- X-Men: Days of Future Past: Quicksilver talks as fast as he... just about everything else. And good luck shutting him up.
- Retroactive: There's hardly a minute where the villain Frank (Jim Belushi) isn't running his mouth off.
- Ned from Groundhog Day. Phil doesn't have a chance to say anything (until he gives Ned the advice to Talk to the Fist).
- Andrew whenever he's supposed to be quiet in Monsters. The moment something mysterious happens, he's loudly asking "WHAT IS THAT? WHAT'S HAPPENING?". Probably largely due to the ad-libbed nature of the movie.
- Appropriately enough for the character, as in his comic book appearances, Spider-Man is a big-league jabberer in his appearance in Captain America: Civil War, using breaks in the action to casually chatter with his opponents and ask about their tech and abilities. Iron Man and Falcon, at least, get annoyed very quickly with his commentary, but Cap himself is rather impressed that a teenager is able to carry on the way Spidey does while in the middle of an engagement.
Falcon: (to Spidey) I don't know if you've been in a fight before, but there's usually NOT this much talking.
- Everyone in The Treasure of the Sierra Madre is a fast talker, but Howard is the fastest talker of them all.
- In If You Believe, Susan's assistant Robin talks and talks and talks. Constantly. To Susan's great annoyance. Susan is an editor and calls it "run on sentences" in her lingo.
- Now You See It...: When Allison gets started on something that excites her, she doesn't like to shut up. This quickly annoys Danny as she chatters endlessly about preparing for the show, while he'd rather just be alone.
- In Ant-Man, Scott's buddy Luis answers questions with long run-on-sentence explanations full of digressions (and hilariously visualised on screen as he talks). Taken Up to Eleven in Ant-Man and the Wasp, where the bad guys inject him with something to make him talk, and then desperately ask the other Ex-Cons if there's any way of making him stop.
- In Dobermann, Mosquito never shuts up. The source of his nickname appears to be his constant annoying buzzing.
- While it doesn't come across nearly as well in the printed word, Betsy the Vampire Queen in the works of Mary Janice Davidson is a definite Motor Mouth. At least once, another character noted that not needing to breathe helped Betsy immensely on that score.
- The Dragonlance setting of Dungeons & Dragons:
- The tinker gnomes, a race of Motor Mouths. A gnome's full name consists of his entire family tree and a list of accomplishments by his relations and can take months to fully pronounce — though they usually refer to themselves by shortened versions that only take about half an hour. Three guesses as to why they call their ancestral home "Mount Nevermind"...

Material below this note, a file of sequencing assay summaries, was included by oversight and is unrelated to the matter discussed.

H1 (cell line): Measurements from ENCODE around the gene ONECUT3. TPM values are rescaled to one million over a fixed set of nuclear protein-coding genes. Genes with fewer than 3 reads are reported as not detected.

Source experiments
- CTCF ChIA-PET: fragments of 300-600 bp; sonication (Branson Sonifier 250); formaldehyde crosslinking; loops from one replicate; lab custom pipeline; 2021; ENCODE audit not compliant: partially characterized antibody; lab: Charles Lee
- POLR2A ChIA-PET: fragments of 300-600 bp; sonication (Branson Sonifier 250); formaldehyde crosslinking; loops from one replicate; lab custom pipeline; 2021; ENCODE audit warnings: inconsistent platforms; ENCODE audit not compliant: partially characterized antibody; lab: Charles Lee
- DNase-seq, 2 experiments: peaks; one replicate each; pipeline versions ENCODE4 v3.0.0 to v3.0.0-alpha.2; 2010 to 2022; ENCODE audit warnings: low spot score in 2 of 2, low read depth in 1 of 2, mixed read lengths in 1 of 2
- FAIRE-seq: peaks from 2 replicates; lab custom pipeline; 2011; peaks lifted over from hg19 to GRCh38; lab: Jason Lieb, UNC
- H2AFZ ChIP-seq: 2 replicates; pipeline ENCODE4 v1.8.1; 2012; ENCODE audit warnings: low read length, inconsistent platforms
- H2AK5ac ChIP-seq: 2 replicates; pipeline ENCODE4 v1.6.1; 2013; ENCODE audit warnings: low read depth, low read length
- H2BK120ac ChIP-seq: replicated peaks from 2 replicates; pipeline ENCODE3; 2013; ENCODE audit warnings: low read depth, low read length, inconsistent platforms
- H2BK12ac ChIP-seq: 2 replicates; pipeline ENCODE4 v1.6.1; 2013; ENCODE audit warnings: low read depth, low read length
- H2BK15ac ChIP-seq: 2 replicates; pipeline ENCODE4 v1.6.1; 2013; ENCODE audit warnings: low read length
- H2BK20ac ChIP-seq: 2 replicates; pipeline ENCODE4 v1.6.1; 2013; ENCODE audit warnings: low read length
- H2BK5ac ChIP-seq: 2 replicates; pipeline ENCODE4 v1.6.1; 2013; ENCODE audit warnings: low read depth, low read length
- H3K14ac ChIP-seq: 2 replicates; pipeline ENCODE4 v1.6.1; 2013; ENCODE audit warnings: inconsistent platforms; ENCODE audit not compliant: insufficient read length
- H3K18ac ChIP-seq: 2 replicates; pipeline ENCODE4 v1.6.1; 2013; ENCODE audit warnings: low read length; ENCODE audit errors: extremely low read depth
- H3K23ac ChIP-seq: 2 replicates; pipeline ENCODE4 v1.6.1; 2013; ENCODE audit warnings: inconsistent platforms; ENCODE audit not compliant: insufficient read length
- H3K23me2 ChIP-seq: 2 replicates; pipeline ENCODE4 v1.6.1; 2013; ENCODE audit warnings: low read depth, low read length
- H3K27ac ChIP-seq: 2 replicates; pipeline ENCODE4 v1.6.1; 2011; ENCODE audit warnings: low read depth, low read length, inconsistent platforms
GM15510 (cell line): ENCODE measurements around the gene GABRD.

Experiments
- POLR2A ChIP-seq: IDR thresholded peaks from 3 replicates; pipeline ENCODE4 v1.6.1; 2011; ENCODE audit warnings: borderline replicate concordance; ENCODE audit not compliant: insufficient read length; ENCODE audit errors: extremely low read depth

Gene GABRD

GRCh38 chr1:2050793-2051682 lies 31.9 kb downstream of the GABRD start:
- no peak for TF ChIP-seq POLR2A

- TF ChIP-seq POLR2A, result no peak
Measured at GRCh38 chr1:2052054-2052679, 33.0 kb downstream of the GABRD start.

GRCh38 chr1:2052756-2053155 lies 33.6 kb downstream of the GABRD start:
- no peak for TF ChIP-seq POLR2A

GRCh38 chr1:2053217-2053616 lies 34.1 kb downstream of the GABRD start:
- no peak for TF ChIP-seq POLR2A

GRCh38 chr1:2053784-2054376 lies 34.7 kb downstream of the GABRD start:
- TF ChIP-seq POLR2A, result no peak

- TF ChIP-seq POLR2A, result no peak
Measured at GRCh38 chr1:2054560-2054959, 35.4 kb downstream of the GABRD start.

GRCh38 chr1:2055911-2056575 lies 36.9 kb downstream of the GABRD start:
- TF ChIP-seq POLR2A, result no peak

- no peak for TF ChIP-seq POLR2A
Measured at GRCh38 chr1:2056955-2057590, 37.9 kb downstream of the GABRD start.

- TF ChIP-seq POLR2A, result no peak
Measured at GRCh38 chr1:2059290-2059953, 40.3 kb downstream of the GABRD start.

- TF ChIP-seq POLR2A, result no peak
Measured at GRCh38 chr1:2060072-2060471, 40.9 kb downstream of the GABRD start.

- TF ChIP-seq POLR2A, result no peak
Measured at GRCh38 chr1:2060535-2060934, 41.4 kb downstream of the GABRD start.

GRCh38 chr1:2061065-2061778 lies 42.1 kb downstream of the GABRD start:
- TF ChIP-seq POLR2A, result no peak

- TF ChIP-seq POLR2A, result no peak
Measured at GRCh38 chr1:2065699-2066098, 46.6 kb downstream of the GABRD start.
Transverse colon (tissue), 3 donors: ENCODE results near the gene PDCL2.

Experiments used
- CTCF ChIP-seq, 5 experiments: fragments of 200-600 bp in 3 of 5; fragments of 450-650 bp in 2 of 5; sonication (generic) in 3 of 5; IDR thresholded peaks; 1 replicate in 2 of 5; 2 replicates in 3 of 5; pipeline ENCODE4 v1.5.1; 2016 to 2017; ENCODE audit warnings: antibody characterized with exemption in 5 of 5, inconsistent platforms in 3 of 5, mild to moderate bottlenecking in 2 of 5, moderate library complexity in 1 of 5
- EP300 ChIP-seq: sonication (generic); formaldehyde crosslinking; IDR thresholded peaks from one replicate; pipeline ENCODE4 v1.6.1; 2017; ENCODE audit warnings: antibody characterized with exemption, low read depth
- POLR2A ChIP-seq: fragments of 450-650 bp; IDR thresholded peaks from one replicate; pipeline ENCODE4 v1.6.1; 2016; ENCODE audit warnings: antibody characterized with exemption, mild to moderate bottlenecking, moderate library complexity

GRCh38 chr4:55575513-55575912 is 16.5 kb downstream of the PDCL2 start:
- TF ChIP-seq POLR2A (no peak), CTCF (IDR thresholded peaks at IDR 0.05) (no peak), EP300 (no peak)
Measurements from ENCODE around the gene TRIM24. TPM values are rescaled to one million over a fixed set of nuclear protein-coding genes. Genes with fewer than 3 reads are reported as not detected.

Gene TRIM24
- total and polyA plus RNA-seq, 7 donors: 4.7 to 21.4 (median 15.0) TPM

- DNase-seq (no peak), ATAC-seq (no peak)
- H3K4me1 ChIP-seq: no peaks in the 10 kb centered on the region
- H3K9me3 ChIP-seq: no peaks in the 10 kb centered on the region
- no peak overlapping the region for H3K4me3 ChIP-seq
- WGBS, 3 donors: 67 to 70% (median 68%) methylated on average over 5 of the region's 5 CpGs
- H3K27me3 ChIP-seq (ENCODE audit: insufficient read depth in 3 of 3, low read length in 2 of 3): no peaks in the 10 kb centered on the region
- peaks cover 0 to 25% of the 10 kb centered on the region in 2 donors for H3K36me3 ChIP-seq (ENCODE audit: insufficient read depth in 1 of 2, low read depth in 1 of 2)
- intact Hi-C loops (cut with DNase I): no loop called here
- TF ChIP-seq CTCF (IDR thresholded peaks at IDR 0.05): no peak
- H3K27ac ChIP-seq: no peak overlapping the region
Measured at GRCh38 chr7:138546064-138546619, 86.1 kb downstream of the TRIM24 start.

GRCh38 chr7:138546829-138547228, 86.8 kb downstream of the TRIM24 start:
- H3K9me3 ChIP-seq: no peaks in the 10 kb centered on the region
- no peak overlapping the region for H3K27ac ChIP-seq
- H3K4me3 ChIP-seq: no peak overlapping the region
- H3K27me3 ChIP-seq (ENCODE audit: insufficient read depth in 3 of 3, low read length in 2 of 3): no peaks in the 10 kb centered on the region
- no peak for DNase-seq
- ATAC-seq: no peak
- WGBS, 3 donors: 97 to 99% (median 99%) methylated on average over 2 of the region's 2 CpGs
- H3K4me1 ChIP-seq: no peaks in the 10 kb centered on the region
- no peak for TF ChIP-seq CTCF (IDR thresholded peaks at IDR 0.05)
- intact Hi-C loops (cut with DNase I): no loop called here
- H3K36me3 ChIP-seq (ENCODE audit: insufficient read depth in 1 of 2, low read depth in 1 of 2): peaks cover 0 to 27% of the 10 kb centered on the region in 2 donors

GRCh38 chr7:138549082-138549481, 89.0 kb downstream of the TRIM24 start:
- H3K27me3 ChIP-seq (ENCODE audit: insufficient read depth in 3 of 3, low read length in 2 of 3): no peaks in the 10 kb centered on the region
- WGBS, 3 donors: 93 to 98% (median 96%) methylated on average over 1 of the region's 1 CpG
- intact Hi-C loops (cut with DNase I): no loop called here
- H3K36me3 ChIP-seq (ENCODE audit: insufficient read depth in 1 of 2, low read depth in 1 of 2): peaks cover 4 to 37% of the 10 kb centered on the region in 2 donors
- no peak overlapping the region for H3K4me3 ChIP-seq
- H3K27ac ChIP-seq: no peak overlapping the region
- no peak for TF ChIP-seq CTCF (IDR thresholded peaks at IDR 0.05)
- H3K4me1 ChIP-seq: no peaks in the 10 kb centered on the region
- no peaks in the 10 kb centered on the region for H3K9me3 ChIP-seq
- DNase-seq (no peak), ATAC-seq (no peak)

- Also, a Second Edition fey race called Quicklings were apparently on fast forward all the time, to the point that they had to consciously slow down their speech to be intelligible to humans. Not that they cared.
- In Animorphs The Garatron was talking like this- "Iamconductinganinspectionon TV Tropes - andamquitedisappointedthatIhavenotyetbeenmentionedonthispage... Iwillreportthisdefeciencytomysuperiorsandbepromotedformyefforts."
- Codex Alera: Tavi doesn't really come across as one to the reader, but Kitai does complain "do you ever stop talking?" after kissing him near the end of the second book.
- Hermione Granger from Harry Potter was so excited to be going to Hogwarts in her first year, she talked very fast indeed.
- The entire sparrow race talks like this.
- Marlfox's Burble has them beat, to the point that his tribe say the river will stop burbling before Burble does.
- Eilonwy from The Chronicles of Prydain is so talkative, that in a scene where the other protagonists were simply tied up, she ends up Bound and Gagged
- Rupert Psmith in P. G. Wodehouse's novels. "I'm a man of few words myself."
- In Good Omens, the Chattering Order of Saint Beryl is a satanic covenant of Motormouth nuns. Their namesake was blessed with the miraculous ability to chatter continuously without pause for breath or food, as a way to preserve her virtue in an unwilling arranged marriage. She lasted three days before her husband strangled her.
- In Discworld:
- Detritus, from Men at Arms gets this when his brain cools down enough.
- Within the Discworld universe, Moist Von Lipwig appears to be the king of this. In Making Money he comments on it both in internal monologue ("I wish I could write this down, I don't think I'll remember it all") and in dialogue. Then it gets dialed Up to Eleven under the influence of the herbal drink Splot, which makes his speech sound like every syllable is attempting to escape his mouth at the same time.
- In The Pale King:
- Garrity haunts Post 047 by randomly appearing before examiners and talking non-stop.
- Meredith, once she gets going. Some of her coworkers prefer examining tax returns to listening to her talk.
- In the Warrior Cats book Crookedstar's Promise, Crookedstar's apprentice Sedgepaw speaks rapidly, to the point that he asks her to slow down and she even admits that she talks too much... before continuing to "chatter like a blackbird" in more run-on sentences.
- Tahiri in the Star Wars Expanded Universe was like this as a kid and young teenager; her best friend Anakin Solo even noted that her presence in the Force felt like someone talking very fast without pausing for breath. Following a Split-Personality Merge and becoming a Half-Human Hybrid of sorts (long story) she became somewhat quieter, albeit still with a playfully snarky sense of humor.